WIP, a protein associated with Wiskott-Aldrich syndrome protein, induces actin polymerization and redistribution in lymphoid cells.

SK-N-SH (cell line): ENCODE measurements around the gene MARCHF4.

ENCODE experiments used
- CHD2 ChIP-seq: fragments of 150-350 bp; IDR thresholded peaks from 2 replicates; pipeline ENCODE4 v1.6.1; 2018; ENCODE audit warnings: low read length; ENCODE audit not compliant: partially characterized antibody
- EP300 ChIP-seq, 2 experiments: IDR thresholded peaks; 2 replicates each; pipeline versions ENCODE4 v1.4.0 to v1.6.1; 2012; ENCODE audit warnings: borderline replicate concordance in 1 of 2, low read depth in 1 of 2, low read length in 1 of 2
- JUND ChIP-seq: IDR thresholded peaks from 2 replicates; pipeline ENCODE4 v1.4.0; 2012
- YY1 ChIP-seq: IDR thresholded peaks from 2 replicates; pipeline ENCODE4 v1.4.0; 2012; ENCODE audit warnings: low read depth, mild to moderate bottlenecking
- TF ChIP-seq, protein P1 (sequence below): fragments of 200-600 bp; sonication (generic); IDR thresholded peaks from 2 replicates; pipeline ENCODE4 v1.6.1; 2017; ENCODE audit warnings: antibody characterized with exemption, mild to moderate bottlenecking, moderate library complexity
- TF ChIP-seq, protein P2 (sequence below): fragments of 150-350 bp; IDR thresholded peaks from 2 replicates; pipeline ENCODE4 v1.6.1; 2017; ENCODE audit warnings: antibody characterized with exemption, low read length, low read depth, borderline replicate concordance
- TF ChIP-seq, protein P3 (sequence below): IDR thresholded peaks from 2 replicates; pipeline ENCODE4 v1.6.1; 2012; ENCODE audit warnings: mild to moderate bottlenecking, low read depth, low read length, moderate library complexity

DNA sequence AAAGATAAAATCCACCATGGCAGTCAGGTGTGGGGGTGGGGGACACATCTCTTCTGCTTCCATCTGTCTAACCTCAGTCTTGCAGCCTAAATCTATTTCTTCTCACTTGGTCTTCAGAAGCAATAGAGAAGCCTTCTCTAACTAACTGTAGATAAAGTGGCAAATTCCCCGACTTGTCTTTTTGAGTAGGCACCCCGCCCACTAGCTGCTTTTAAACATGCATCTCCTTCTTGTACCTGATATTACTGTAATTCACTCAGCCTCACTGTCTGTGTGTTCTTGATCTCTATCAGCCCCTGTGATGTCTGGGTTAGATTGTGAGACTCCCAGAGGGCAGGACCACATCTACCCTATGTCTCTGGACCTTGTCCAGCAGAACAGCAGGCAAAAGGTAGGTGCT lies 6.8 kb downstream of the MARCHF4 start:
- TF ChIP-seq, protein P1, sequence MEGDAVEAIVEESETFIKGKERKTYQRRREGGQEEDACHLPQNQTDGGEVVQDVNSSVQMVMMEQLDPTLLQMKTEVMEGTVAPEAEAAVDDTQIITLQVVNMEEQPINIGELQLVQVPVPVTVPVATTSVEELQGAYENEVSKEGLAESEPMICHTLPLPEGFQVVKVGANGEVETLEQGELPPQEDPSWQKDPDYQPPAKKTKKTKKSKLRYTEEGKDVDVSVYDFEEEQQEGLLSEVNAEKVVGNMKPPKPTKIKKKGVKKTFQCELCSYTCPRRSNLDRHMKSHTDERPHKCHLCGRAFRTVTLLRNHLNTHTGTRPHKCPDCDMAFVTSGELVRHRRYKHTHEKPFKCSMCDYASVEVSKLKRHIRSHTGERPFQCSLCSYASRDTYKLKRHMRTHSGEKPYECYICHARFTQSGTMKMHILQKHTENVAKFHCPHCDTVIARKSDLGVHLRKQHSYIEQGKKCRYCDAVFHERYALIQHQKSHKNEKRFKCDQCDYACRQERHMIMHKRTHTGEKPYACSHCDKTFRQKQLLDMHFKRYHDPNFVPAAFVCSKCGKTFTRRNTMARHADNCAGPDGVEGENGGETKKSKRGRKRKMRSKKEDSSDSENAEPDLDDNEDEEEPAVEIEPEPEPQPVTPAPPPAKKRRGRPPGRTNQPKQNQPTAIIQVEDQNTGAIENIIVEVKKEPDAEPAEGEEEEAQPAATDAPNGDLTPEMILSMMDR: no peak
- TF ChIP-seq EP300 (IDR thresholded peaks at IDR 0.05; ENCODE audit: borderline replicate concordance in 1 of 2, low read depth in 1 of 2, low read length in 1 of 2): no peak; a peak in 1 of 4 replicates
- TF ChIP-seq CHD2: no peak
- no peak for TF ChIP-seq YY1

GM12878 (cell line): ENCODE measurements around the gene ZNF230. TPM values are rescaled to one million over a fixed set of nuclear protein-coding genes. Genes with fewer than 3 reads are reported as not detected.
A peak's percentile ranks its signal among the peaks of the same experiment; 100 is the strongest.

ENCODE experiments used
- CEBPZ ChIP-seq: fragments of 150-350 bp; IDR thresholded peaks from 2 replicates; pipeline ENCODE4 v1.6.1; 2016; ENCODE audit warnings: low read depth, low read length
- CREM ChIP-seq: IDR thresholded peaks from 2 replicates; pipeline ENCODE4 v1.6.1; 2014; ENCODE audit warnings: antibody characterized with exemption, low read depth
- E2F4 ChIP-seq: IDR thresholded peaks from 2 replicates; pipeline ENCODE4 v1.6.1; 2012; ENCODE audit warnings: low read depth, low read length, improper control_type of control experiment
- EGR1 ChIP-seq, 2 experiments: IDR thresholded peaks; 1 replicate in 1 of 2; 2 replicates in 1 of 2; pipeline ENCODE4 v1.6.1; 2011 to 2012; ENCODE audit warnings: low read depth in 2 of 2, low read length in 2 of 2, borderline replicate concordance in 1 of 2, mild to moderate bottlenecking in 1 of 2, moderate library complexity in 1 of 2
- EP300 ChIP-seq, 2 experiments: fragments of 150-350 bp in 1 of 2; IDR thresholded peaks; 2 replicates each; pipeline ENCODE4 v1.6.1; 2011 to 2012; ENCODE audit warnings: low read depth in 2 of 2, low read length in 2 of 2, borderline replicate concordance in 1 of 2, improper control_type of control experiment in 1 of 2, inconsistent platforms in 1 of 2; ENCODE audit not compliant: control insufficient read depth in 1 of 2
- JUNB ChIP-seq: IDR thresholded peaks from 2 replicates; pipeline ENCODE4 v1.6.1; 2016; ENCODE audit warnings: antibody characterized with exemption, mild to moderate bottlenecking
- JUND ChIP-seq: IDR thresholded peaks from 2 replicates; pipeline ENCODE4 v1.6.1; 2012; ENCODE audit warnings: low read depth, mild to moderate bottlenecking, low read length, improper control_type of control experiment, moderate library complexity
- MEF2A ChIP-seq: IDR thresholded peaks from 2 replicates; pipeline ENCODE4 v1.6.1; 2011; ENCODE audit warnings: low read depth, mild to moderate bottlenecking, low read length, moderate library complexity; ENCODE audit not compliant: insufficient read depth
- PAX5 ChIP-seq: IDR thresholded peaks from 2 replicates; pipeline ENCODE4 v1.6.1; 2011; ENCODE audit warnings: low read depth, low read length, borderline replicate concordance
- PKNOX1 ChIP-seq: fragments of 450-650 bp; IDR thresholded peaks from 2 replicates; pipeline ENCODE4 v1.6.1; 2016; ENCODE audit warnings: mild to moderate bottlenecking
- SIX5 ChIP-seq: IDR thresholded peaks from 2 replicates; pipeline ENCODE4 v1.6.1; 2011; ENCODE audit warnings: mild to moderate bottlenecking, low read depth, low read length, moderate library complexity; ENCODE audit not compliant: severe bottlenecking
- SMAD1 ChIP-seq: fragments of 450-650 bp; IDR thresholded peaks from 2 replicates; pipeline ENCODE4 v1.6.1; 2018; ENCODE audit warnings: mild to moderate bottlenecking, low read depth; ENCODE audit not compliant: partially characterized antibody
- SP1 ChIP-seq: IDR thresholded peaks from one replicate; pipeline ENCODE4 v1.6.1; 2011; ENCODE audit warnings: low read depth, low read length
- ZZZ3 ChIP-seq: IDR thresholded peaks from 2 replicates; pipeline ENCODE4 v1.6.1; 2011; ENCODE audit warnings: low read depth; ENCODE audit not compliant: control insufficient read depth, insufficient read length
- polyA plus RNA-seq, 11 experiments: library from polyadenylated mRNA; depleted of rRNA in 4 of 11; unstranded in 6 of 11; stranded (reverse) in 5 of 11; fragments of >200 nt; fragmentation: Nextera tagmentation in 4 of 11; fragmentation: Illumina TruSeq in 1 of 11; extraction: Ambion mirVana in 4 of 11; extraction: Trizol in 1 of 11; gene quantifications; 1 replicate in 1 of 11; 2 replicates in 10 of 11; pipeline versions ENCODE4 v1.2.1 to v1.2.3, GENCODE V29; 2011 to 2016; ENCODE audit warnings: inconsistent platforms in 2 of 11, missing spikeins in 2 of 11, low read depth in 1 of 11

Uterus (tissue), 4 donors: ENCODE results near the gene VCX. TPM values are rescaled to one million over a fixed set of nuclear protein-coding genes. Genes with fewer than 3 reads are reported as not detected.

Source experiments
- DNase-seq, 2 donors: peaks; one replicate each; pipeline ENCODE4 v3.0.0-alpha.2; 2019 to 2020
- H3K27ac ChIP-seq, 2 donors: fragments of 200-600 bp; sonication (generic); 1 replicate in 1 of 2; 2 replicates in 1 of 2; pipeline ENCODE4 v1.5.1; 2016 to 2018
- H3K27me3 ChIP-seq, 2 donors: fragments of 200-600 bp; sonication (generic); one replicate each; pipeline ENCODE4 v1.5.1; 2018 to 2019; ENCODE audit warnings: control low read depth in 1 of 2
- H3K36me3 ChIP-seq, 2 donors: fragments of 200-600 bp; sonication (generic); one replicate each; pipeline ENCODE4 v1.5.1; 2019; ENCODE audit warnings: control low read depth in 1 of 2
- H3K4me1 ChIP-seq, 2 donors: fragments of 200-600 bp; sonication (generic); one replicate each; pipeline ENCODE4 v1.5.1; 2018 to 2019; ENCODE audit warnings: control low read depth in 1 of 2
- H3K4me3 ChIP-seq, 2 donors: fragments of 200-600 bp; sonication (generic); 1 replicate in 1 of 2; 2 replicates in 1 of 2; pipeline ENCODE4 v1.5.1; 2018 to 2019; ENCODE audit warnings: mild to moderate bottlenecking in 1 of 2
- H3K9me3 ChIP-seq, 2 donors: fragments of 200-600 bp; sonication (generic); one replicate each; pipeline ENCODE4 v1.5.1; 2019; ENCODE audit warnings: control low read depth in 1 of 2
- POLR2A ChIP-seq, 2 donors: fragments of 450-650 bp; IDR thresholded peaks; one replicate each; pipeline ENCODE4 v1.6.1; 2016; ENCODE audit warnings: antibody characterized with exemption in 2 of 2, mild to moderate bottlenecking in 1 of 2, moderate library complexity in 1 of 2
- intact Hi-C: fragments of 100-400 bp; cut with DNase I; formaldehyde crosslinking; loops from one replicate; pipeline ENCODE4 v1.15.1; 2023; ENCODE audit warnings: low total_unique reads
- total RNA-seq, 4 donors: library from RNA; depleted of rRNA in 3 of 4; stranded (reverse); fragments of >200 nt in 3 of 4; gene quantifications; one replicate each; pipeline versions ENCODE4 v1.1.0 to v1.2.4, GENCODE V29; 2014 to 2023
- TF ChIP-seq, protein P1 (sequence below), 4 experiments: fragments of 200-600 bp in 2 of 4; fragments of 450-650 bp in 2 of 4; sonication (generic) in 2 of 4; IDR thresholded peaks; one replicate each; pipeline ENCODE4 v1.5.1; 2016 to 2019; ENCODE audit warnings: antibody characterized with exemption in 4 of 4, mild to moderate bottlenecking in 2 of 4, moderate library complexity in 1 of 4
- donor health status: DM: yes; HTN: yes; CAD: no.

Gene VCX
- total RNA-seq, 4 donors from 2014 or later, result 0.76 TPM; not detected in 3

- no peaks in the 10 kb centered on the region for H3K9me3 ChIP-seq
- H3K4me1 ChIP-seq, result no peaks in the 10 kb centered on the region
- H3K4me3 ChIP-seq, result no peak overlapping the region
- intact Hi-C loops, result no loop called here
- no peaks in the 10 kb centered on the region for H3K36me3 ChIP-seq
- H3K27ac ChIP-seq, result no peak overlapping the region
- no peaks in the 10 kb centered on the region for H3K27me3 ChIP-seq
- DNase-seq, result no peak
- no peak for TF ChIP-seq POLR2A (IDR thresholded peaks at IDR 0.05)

Wiskott-Aldrich syndrome (WAS) is an X-linked immunodeficiency caused by mutations that affect the WAS protein (WASP) and characterized by cytoskeletal abnormalities in hematopoietic cells. By using the yeast two-hybrid system we have identified a proline-rich WASP-interacting protein (WIP), which coimmunoprecipitated with WASP from lymphocytes. WIP binds to WASP at a site distinct from the Cdc42 binding site and has actin as well as profilin binding motifs. Expression of WIP in human B cells, but not of a WIP truncation mutant that lacks the actin binding motif, increased polymerized actin content and induced the appearance of actin-containing cerebriform projections on the cell surface. These results suggest that WIP plays a role in cortical actin assembly that may be important for lymphocyte function.